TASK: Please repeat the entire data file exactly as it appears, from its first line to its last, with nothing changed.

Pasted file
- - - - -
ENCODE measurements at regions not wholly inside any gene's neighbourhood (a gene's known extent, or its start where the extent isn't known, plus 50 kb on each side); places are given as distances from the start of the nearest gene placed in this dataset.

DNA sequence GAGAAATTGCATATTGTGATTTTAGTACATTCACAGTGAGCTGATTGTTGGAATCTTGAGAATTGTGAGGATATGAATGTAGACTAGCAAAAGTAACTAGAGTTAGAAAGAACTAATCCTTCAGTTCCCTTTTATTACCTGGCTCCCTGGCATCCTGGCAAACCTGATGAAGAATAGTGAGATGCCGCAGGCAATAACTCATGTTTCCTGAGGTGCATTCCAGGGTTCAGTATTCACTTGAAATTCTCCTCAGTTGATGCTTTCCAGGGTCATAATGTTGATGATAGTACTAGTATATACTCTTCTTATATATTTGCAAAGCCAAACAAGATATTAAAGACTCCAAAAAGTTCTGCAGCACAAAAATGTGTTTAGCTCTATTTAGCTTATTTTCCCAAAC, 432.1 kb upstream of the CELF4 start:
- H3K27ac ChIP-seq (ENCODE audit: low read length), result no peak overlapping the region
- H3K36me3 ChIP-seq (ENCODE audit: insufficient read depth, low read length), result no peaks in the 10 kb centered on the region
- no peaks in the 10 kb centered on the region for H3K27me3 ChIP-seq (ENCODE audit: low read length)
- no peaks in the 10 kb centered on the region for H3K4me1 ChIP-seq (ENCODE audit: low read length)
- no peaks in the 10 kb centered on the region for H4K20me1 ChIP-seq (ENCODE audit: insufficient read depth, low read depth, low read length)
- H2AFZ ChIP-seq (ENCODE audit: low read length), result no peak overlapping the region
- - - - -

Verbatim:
ENCODE measurements at regions not wholly inside any gene's neighbourhood (a gene's known extent, or its start where the extent isn't known, plus 50 kb on each side); places are given as distances from the start of the nearest gene placed in this dataset.

DNA sequence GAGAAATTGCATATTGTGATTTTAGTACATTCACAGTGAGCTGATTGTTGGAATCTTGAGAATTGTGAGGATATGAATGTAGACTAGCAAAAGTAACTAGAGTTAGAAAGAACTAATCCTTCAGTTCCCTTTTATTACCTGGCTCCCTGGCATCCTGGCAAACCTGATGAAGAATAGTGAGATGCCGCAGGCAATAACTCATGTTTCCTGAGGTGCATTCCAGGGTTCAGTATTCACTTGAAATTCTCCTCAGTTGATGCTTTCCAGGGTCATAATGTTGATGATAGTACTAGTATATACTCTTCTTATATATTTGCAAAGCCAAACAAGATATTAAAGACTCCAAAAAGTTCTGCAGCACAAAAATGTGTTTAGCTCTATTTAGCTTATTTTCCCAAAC, 432.1 kb upstream of the CELF4 start:
- H3K27ac ChIP-seq (ENCODE audit: low read length), result no peak overlapping the region
- H3K36me3 ChIP-seq (ENCODE audit: insufficient read depth, low read length), result no peaks in the 10 kb centered on the region
- no peaks in the 10 kb centered on the region for H3K27me3 ChIP-seq (ENCODE audit: low read length)
- no peaks in the 10 kb centered on the region for H3K4me1 ChIP-seq (ENCODE audit: low read length)
- no peaks in the 10 kb centered on the region for H4K20me1 ChIP-seq (ENCODE audit: insufficient read depth, low read depth, low read length)
- H2AFZ ChIP-seq (ENCODE audit: low read length), result no peak overlapping the region